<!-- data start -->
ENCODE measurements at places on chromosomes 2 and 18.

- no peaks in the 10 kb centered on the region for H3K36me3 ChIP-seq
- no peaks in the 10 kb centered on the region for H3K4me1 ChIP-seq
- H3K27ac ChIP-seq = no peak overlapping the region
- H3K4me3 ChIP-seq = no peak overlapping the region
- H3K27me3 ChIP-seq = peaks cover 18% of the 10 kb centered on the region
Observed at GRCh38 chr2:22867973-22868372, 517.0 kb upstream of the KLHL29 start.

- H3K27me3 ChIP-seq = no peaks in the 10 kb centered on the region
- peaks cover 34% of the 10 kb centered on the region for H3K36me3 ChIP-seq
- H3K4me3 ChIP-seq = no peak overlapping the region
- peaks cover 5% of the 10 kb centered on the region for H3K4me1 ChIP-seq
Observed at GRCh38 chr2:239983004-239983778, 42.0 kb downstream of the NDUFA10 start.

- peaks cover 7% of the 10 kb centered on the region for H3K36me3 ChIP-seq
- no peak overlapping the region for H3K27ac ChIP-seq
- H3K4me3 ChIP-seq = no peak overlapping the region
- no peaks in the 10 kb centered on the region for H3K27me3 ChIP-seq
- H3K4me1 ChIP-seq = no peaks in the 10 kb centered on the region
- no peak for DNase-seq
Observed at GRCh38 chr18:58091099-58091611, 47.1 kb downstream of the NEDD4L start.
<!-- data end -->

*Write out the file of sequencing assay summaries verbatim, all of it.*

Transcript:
ENCODE measurements at places on chromosomes 2 and 18.

- no peaks in the 10 kb centered on the region for H3K36me3 ChIP-seq
- no peaks in the 10 kb centered on the region for H3K4me1 ChIP-seq
- H3K27ac ChIP-seq = no peak overlapping the region
- H3K4me3 ChIP-seq = no peak overlapping the region
- H3K27me3 ChIP-seq = peaks cover 18% of the 10 kb centered on the region
Observed at GRCh38 chr2:22867973-22868372, 517.0 kb upstream of the KLHL29 start.

- H3K27me3 ChIP-seq = no peaks in the 10 kb centered on the region
- peaks cover 34% of the 10 kb centered on the region for H3K36me3 ChIP-seq
- H3K4me3 ChIP-seq = no peak overlapping the region
- peaks cover 5% of the 10 kb centered on the region for H3K4me1 ChIP-seq
Observed at GRCh38 chr2:239983004-239983778, 42.0 kb downstream of the NDUFA10 start.

- peaks cover 7% of the 10 kb centered on the region for H3K36me3 ChIP-seq
- no peak overlapping the region for H3K27ac ChIP-seq
- H3K4me3 ChIP-seq = no peak overlapping the region
- no peaks in the 10 kb centered on the region for H3K27me3 ChIP-seq
- H3K4me1 ChIP-seq = no peaks in the 10 kb centered on the region
- no peak for DNase-seq
Observed at GRCh38 chr18:58091099-58091611, 47.1 kb downstream of the NEDD4L start.